Training a young horse every other day or every two days

Hi, After getting my horse back from breaking in i expérimented riding my young horse every other day or even letting rest for two days between every session that are quite short anyway. I was surprised that my horse works even better if i do not ride him frequently. I work AT a training barn where horses are ridden five days a week and people are telling me that my own horse will not physically and mentally mature and learn if i do not ride him more. What do you think?


I think it’s best if you do something with your young horse at least 5 days/week.

It doesn’t necessarily have to be riding, but it needs to be some kind of constructive training. And your training session doesn’t have to be long every day. A 20 minute ride or 15 minutes of ground work is still useful.


Even if hé s 3?

Yes. Frequent short training sessions are even more so the way to go with a young horse.

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I agree with @NoSuchPerson. Do something with your horse every day (if possible).

It depends on the individual horse, the individual trainer, and the individual training program. That being said… at 3, there is nothing wrong IMO with keeping it simple and easy.

Do what you think is best with your horse. I’ve had some that progressed much further with 2-3 good sessions, and I’ve had others that need to be in work full time. Both of my current horses seem to be the former right now - especially the young horse, who is still filling out and growing.

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I started my young horse this Spring and he did best with an every other day riding schedule( for the most part).

We did Sun, Tues, Thurs, Sat.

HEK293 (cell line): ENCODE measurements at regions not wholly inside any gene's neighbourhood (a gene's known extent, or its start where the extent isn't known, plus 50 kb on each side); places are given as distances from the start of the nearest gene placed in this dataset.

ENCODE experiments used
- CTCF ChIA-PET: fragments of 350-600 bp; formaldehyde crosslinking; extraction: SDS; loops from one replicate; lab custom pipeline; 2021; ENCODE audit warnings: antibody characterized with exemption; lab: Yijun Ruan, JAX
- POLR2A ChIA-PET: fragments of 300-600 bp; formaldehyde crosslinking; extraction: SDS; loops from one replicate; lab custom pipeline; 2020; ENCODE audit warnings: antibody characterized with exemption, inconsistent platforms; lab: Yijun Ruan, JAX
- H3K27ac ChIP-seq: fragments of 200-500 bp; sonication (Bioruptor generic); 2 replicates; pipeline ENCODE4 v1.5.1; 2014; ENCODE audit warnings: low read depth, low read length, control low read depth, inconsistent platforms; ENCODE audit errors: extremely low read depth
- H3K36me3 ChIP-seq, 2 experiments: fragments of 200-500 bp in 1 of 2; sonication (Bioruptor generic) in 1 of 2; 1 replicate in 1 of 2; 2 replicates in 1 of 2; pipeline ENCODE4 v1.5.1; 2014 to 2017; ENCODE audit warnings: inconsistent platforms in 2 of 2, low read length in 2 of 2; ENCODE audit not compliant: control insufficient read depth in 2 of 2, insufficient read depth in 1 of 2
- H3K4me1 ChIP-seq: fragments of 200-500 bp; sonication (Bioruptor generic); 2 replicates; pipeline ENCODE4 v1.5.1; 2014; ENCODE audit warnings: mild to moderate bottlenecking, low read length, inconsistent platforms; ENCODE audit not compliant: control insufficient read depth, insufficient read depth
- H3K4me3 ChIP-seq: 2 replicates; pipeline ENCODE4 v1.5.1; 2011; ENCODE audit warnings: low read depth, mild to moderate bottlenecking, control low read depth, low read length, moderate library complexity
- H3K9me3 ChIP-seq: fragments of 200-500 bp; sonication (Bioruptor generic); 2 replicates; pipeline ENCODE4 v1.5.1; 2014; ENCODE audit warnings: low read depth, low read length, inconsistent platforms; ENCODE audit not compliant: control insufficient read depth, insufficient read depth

Or Mon, Wed, Fri, Sat. Whatever worked for my schedule that week.

He is at home so I groomed and messed with him sometimes on groundwork , on his off days too.

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How old IS hé?

Generally, you will make the fastest and best progress working with your horse every day.

But it would be very helpful to know exactly what you do in a “session”?

Because of course, that can vary greatly. Someone who goes and trail rides for 2 hours versus someone who does 10 minutes of round pen work, are two completely different “sessions”. So I think it would help us out to answer your question if you can be more specific on what you are doing.

Some young horses cannot mentally handle certain pressures. Some can. But that doesn’t mean you can’t do something with them that is tailered to their mental level.

However, if YOU personally do not enjoy working with your horse every day, and only want to ride 2 or 3 times a week because that’s what YOU like, well, have at it. Your horse. Your life.


The rule of thumb I’ve heard from a few different places is at age 3 ride them 3 days per week, age 4 is 4 days/week, and age 5 is 5 days per week. And keep the rides short, only 10-20 minutes of actual work, plus walking to warm up and cool out. Or if still very green broke walking is the work!

My horse turns 5 this year and I’ve erred on the side of less is more as she’s still developing physically. And I want to keep work fun and interesting so she looks forward to it!

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No, i wish i could ride all day long, i have several horses so i Can ride 5 days a week. And i handle each of them 5 days a week. I only Ask because ibtry not to physical and mentally burn out m’y horses

3 years old, ride three days per week
4 years old, ride four days per week
5 years old, five days per week
This is from Scott Hassler, an expert in developing young horses.